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What "liberal media?"
Plus, some thoughts about how the press is preparing for fascism.
Hey everyone! I’ve got a new piece out at Dame Magazine about the state of mainstream media. Below that, paid subscribers (reminder: you can get a free 7-day trial if you’re not already a paid subscriber; just click the trial button at the bottom of the page) can read some additional thoughts of mine on the topic.
An excerpt from my Dame Magazine story:
I’ve seen a number of stories in recent weeks about CNN’s supposed shift to a “less partisan” strategy under new CEO Chris Licht. “CNN to dull its liberal edge,” reads a February 26 headline at Axios, and earlier this month, the New York Times reported that Licht “said he wanted to book more Republicans and conservatives on political shows to offer a wider range of viewpoints.”
As a regular (yet reluctant) viewer of CNN and all things media, my exact thought was, “lol wut?” CNN? With a “liberal edge”? Was there a secret liberal version of CNN I’d missed these past years?
CNN? The place that currently or has previously employed the likes of Andre Bauer, Amanda Carpenter, Steve Cortes, Ken Cuccinelli, S.E. Cupp, Paris Dennard, Ben Ferguson, Jonah Goldberg, Alyssa Farah Griffin, Mary Katharine Ham, Scottie Nell Hughes, Sarah Isgur, Jack Kingston, Corey Lewandowski, Jeffrey Lord, Mia Love, Ed Martin, Kayleigh McEnany, Jason Miller, Ana Navarro, Rick Santorum, and J.D. Vance? That’s the media outlet with a “liberal edge”? Why? Because Jim Acosta would occasionally do a bit of grandstanding while interviewing Trump officials (something he also did during the Obama administration)? The place that fired Reza Aslan for criticizing Donald Trump on Twitter and booted Marc Lamont Hill for speaking out against Israel’s policies toward Palestinians? I must be confusing it with something else, because that’s certainly not some sort of bastion of lefty group-think that needs to “dull its liberal edge.”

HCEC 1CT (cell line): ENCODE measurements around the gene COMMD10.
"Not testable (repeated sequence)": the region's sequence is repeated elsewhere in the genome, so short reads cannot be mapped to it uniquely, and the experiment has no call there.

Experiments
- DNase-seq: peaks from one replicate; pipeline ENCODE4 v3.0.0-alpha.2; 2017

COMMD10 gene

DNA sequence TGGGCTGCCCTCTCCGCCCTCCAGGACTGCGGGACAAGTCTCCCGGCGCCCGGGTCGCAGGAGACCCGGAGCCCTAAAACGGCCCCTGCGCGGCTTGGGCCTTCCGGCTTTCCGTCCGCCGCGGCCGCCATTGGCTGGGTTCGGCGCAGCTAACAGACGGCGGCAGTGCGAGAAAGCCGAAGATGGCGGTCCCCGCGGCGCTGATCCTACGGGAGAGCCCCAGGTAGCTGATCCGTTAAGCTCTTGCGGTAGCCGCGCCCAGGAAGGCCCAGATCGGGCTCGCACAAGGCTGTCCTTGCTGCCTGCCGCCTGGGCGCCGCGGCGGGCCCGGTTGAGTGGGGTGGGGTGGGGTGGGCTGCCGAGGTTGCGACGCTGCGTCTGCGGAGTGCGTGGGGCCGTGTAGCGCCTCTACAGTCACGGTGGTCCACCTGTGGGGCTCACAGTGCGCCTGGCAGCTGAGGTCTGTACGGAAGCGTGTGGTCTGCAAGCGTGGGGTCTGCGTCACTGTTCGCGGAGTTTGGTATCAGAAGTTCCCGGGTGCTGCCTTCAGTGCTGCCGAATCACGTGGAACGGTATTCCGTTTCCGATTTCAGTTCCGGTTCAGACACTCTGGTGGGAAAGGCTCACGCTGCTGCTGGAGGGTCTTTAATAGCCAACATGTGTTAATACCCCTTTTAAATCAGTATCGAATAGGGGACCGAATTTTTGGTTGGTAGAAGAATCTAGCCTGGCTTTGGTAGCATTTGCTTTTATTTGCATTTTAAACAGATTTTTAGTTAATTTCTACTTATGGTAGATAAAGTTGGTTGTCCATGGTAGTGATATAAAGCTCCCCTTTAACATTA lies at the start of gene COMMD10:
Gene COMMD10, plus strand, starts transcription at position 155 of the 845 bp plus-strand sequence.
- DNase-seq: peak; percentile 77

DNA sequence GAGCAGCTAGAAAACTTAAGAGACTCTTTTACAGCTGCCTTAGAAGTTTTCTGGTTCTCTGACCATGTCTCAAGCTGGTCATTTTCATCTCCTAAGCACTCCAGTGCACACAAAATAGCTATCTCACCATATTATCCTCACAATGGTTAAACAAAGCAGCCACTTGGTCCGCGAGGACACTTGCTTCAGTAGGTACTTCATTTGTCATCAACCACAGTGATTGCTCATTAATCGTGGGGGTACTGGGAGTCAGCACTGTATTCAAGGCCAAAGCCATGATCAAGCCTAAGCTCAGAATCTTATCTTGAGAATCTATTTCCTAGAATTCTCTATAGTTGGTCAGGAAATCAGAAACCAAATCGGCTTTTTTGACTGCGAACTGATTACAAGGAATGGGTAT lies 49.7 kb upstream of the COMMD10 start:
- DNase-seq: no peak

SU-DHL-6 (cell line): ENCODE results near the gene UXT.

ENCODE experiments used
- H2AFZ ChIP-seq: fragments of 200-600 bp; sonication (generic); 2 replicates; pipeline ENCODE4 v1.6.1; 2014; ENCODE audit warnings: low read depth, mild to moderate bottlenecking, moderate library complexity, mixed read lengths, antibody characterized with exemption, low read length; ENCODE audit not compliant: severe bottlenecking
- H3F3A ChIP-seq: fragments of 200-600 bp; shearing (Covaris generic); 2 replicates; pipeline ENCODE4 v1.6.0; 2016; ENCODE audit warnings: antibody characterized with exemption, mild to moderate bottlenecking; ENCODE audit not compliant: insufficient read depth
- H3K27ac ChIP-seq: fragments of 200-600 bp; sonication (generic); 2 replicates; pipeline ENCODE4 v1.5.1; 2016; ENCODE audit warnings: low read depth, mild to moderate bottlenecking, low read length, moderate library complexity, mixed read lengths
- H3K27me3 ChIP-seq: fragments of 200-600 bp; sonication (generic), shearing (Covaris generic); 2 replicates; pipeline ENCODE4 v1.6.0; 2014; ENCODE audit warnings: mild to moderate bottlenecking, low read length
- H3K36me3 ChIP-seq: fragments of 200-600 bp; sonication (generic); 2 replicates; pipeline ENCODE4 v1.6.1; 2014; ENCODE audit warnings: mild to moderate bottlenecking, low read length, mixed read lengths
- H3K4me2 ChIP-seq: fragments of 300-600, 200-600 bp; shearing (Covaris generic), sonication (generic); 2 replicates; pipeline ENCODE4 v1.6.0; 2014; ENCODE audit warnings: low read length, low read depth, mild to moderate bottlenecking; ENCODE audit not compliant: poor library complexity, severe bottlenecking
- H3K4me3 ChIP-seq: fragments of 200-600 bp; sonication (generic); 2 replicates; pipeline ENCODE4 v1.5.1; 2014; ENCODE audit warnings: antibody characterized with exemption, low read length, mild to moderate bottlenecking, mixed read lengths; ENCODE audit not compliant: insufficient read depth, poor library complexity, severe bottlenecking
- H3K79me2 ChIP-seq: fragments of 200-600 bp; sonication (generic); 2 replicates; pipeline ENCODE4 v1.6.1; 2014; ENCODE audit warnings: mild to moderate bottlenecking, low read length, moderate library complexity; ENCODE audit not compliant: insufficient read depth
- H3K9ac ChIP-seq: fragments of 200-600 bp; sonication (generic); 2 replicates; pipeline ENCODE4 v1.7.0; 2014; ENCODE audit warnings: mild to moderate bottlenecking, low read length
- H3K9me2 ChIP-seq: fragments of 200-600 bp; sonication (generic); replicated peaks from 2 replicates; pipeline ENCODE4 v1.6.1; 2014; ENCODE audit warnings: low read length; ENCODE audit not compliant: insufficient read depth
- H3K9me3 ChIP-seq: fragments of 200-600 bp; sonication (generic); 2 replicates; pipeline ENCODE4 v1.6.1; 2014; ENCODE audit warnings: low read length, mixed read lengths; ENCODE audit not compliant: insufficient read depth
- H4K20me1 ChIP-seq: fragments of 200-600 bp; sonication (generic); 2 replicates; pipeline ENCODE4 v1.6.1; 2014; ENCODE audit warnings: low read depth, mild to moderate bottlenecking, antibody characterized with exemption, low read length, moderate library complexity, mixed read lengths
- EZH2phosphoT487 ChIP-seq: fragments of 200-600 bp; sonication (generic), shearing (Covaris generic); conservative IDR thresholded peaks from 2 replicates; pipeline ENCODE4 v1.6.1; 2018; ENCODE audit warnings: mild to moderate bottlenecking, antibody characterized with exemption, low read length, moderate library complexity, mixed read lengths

The truth is that during the 2016 presidential campaign, pretty much every mainstream news outlet began moving to the right. And after Trump won, the quest to “understand” his voters began. Outlets would dispatch reporters to “Trump country,” who would parachute into a diner to interview voters who would affirm over and over that no, Trump’s latest controversy hadn’t changed their minds about the president. “There’s No Boom in Youngstown, but Blue Collar Workers Are Sticking With Trump,” reads a May 2019 headline from the Times.
The right-wing shift was both relentless and pointless. In 2016, MSNBC rolled out an ad campaign that featured photos of Republican consultant Mike Murphy, George W. Bush–era White House Communications Director Nicolle Wallace, right-wing radio host Hugh Hewitt, Republican consultant Steve Schmidt, Republican lawyer Ben Ginsberg, and former head of the Republican National Committee Michael Steele alongside the words: “People might start accusing us of leaning too far to the right.” When the New York Times hired Wall Street Journal deputy editorial page editor Bret Stephens to join the paper as an op-ed columnist, then-Times editorial page editor James Bennet wrote that Stephens’s hiring was part of a broader plan to “bring a new perspective to bear on the news,” and adding that the paper would add more voices to “continue to broaden the range of Times debate about consequential questions.” The following month, Bennet hired Stephens’s Wall Street Journal colleague Bari Weiss.